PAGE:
Measuring Volume of Water in a Tank Using Arduino and Ultrasonic Sensor

Introduction: Measuring Volume of Water in a Tank Using Arduino and Ultrasonic Sensor

This instructable outlines the process of measuring water volume in a tank using an Arduino and ultrasonic sensor. This is a quick and easy solution to approximate the water capacity remaining in a tank.

The following apparatus will be used for the purposes of this demonstration:

- Computer with Arduino IDE

- Arduino Nano

- HC-SR04 Ultrasonic Sensor

- Breadboard


- Water Tank

- Tank lid or clamp (for positioning Arduino)

Step 1: Physical Set Up

1. Insert the Arduino onto the breadboard

2. Connect the ultrasonic sensor as follows on the breadboard

- Ground wire -> GND input

- V+ wire -> Vin input

- Trigger wire -> D9

- Echo wire -> D10

3. Fill the tank with the desired amount of water.

4. Position the Ultrasonic sensor on the top of the water tank using a clamp or mounting apparatus of choice that ensures stability when in use (for accurate readings)

5. Connect the Arduino to the PC of choice running the Arduino IDE software using the USB cable

Step 2: Coding in the Arduino IDE

1. Copy and Paste the template code below into the IDE

//all volume quantities are in [cm^3]

const int trigPin = 9;

const int echoPin = 10;

long duration;

long distance;

float waterHeight;

float tankHeight = 52; //enter your water tank height here in [cm]

float totalVolume = 2613; // volume here is in [cm^3], change depending on tank volume

float waterQuantity;

float volume;

float pi = 3.14159265359;

float offset = 245;

void setup() { // put your setup code here, to run once:

pinMode(trigPin, OUTPUT);

pinMode(echoPin, INPUT);

Serial.begin(9600); }

void loop() {

// put your main code here, to run repeatedly:

digitalWrite(trigPin, LOW);

delayMicroseconds (2);

digitalWrite(trigPin, HIGH);

delayMicroseconds (10);

digitalWrite(trigPin, LOW);

duration = pulseIn(echoPin, HIGH);

distance = duration*0.034/2;

volume = pi*16*distance; //change based on the volume for the tank

waterHeight = tankHeight-distance;

waterQuantity = totalVolume-volume-offset;

Serial.print("Water level [cm]: ");


Serial.print("Water Quantity [ml]: ");





2. Click verify and upload the code to the Arduino (this may take a few moments)

3. Observe the code run

Verify the functionality of the code and the accuracy of the calculation by changing the level of water in the tank and reading it from the IDE results.

Step 3: Possible Sources of Error & Troubleshooting

Please note that although the volume measurement system using the Arduino and ultrasonic sensor is a low-cost solution to measure volume, possible sources of error may arise.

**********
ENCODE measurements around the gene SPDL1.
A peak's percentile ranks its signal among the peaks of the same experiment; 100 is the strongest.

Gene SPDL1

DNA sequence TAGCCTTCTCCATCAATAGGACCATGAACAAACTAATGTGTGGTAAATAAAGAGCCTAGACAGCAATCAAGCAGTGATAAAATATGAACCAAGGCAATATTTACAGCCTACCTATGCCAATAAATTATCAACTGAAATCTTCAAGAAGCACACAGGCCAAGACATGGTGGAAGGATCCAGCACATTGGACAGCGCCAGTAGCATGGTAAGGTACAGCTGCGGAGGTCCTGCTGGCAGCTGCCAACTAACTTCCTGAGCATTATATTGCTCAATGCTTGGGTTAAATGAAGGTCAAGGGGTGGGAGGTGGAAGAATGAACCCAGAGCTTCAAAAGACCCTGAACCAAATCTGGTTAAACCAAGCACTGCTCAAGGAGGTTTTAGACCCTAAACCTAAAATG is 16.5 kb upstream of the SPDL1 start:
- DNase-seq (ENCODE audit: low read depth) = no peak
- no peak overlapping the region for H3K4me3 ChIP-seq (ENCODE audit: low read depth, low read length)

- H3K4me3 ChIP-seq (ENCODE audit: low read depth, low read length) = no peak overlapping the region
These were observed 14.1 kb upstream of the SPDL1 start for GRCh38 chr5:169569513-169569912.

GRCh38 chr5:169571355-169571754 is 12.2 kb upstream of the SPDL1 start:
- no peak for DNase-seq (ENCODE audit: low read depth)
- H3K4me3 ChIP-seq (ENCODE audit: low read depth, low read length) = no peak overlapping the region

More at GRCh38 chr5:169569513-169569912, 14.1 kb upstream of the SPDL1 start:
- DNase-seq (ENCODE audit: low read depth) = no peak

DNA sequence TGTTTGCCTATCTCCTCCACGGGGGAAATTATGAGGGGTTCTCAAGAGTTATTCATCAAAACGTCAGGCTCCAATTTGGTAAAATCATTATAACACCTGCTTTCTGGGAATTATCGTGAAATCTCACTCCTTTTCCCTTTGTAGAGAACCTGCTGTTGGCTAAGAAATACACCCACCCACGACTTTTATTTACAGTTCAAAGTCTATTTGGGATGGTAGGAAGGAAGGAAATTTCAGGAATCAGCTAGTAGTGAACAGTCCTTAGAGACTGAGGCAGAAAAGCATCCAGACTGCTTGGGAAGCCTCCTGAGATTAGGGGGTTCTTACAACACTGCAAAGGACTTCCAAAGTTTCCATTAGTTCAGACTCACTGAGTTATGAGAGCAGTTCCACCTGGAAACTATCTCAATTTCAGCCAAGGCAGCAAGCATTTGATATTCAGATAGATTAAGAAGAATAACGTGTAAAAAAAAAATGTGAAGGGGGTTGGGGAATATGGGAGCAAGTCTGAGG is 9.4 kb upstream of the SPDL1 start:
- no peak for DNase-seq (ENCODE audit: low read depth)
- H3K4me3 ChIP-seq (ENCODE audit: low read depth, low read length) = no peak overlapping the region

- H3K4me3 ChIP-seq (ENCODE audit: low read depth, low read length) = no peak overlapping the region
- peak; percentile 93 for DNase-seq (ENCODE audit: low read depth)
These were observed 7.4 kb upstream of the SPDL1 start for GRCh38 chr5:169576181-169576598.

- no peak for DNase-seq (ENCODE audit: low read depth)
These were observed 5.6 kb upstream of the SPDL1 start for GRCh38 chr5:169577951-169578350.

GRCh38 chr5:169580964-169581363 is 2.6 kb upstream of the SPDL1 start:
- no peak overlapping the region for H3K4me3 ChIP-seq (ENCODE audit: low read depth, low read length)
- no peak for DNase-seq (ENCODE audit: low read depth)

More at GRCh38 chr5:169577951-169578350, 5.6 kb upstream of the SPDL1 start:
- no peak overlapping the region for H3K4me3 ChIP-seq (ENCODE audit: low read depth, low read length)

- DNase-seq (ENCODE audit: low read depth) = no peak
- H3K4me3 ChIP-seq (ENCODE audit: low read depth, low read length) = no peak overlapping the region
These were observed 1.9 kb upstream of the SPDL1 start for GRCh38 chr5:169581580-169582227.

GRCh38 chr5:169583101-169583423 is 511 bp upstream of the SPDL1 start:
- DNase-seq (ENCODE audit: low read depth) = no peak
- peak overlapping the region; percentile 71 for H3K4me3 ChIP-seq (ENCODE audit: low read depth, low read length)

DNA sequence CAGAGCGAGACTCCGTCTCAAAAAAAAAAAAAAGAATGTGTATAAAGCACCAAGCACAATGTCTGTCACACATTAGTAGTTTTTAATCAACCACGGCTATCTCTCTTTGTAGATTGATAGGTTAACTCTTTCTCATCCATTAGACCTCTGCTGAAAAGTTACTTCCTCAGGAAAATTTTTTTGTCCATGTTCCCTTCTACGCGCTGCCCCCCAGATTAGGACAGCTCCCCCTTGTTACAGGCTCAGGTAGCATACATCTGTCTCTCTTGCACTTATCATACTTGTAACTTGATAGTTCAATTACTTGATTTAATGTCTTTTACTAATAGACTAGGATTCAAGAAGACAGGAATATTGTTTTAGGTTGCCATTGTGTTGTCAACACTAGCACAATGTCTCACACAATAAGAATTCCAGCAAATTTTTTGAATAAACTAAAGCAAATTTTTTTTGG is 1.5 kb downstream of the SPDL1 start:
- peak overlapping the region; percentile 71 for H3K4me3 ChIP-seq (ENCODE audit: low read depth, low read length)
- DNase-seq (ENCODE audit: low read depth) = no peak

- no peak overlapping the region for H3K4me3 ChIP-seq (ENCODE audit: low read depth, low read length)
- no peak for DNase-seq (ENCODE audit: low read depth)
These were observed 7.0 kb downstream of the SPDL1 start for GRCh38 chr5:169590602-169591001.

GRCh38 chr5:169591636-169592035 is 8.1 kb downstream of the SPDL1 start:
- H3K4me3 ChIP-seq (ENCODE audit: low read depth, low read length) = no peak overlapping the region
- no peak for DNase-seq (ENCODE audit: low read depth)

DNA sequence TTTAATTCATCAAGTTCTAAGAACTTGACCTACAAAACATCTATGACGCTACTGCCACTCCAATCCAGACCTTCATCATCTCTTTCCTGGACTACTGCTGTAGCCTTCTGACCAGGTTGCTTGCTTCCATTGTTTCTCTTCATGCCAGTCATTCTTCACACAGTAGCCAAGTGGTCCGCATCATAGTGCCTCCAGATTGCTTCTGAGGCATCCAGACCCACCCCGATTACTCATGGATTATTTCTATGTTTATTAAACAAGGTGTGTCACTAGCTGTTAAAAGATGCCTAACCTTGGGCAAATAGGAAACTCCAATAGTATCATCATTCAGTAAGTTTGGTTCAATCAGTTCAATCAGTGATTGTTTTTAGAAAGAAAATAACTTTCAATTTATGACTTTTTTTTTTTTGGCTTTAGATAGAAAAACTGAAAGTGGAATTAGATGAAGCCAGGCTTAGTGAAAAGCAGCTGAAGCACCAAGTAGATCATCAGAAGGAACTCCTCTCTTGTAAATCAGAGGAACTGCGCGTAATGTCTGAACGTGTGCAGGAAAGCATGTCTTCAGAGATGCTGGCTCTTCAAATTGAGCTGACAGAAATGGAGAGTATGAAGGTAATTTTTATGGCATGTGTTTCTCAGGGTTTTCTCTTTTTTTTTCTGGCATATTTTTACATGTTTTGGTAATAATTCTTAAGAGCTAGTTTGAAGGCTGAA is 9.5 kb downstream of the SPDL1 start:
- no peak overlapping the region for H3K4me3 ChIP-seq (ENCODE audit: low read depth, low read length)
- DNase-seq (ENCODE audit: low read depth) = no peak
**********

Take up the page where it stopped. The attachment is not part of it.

Measuring water capacity - possible errors

1. Vibrations in the container may cause the level of water to shift, despite the volume remaining the same, this may cause the ultrasonic sensor to give an inaccurate reading in the IDE.

2. Ensure that the volume of your tank is correctly entered into the IDE.

Troubleshooting - Arduino connections

1. Ensure when using the Arduino nano, that the correct configuration settings have been entered.

a. Select 'Tools' and select 'Board'. Choose the appropriate Arduino (in this case chose 'Arduino Nano')

b. Select 'Processor' under the 'Tools' menu and choose 'ATmega328P'

c. Again, under the 'Tools' menu, choose the appropriate port as connected via USB

d. Ensure that your 'Programmer' is set to 'AVRISP mkII'

If problems persist, try the following;

- Change your Arduino

- Update & restart your Arduino IDE

- Change your breadboard

- Reconnect your Arduino to the PC

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    Question 1 year ago

    I would like to adopt this for a 5000L water tank in my house. The tank is rectangular with rounded ends each side whereas it looks like your tank is cylindrical which is probably why you had to use Pi .

    Re the code:
    * What's the offset = 245?
    * Also the volume calculation has a factor 16. What's that for?

    To calculate volume on my tank would be a lot more engaged and more measurements would be required. Wouldn't it be possible to simply look at this as an inversely proportional relationship between distance and volume? Say my tank is 2m high with a volume of 5000L. That makes it 2500L at 1m or 25L per cm.